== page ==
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 | By Bach H. Nguyen, Institute for Leadership in Ministry Class of ‘19

Grace From Covid

As a person filled with the fruits of the Holy Spirit, my mom knew how to nurture hope. Growing up, I never saw my mom complain about anything. If she personified hope, then my dad would be joy. Dad was always filled with the joy of the New Year, Tết. His smile could light up the whole world. Whenever my dad was home, we were feted by listening to my dad’s many stories, our entranced silence often broken by peals of laughter.

That was my mom and dad. They knew how to pour hope and joy into my young heart. Even more important was their legacy of faith. They did not discuss their faith so much as they lived their faith. Their examples carved into my heart and mind the way to be constant and faithful to God, no matter what.

My faith was tested in the darkest days in the spring of 2020 when the COVID epidemic rose like a tidal wave from the Red Sea, trying to sweep away the world. People around me were getting sick. Some survived. Some did not make it, including one of my close friends, Annie, a fellow parishioner at St. Lucy.

At the beginning of COVID, during March 2020, when COVID tests and vaccines did not yet exist, the virus became a new leprosy that divided the world between the ‘unclean’ and the ‘clean.’ If you even suspected you were infected, you were to quarantine at home. This was true for me when I thought I had contracted COVID. I had a debilitating, flu-like illness. Alone at home, I had no appetite, and merely shuffling from my bed to my bedroom door was a Herculean task.

The Vietnamese have a proverb about dying: "Being born is precious but dying is coming home (Sinh quí tử qui).” I felt like I was dying, but miraculously, through grace, I was not afraid but filled with peace. I prayed to God and told him I was ready to go home. I was unworried about anything worldly, even my three beloved children. Through grace, I could accept that if my time was up, I would obey.

Thankfully, I recovered, and the same grace that had given me peace also allowed me to see God’s hidden blessings throughout COVID. When churches all over the world were shutting their doors, when hospitals ran out of beds, funeral homes were out of coffins, markets out of food, and my pantry was close to empty, I still found grace in my prayers, in my belief in God who is Love, and Mercy.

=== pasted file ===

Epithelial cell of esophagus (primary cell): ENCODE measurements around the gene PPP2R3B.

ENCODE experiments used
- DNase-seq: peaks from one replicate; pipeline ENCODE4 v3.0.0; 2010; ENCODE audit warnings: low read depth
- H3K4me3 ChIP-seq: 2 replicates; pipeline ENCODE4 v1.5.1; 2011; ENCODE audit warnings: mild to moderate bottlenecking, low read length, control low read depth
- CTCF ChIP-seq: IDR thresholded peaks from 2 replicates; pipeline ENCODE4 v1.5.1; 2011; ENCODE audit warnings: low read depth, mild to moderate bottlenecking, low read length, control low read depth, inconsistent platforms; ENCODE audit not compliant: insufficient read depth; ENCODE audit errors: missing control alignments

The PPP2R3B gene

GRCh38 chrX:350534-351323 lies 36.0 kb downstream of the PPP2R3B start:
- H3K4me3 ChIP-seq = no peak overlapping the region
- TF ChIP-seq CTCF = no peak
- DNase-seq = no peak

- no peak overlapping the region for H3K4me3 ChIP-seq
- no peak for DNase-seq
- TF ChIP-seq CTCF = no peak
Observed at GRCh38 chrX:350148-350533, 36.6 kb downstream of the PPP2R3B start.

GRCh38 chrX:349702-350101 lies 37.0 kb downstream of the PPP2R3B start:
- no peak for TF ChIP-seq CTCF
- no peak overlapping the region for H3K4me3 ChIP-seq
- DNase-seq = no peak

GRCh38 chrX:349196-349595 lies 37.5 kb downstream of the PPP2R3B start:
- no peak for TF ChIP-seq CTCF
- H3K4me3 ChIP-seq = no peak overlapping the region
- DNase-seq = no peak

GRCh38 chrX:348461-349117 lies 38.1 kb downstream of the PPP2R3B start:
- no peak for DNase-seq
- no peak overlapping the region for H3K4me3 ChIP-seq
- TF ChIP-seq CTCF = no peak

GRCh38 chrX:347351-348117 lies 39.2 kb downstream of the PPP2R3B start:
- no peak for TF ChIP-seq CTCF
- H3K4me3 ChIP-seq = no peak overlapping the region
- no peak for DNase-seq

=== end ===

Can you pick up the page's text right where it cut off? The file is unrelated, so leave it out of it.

The first gift I perceived was time, which came like a silver lining around the sorrows of the pandemic. For the first time in my adult life, I had oodles of times! At first, I binged Netflix shows and played Mahjong online. However, I could soon see that the pandemic was going to be around much longer than I could ever imagine.

To not squander this gift but to treasure it, I decided to commit time to nurturing my faith. I started to read the bible more each day, at first alone but then over the phone with a friend. I also started to pray the rosary each day, over the phone, with another friend. Over two years later, we still continue with this practice.

The second and highest grace I received from COVID was the longing to receive the Body of Christ again. After my illness, my appetite did not return, but my craving for the body of Christ intensified. I went from attending mass online to parking lot Mass where I could finally receive the Eucharist through the car window.

In early fall, I was able to attend my first in-person mass in Saint Maria Goretti Parish’s courtyard; it was in Vietnamese. Sitting in my lawn chair, which I brought from home, at that mass, in that garden, I felt God's eternal and endless grace; I felt the grace of thanksgiving. Six feet apart, but we were One – One church.

That day, standing under the shades of the trees, when the breeze stirred the grass, I felt as if it was the breath of God, of the Holy Spirit, touching my soul. My father's New Year Tết joy was back. I am again filled with my mother’s hope. It is time now for me to put my hands together again, praying for peace in the world and giving gratitude to God on high for blessing me with His grace from a long season of sorrows.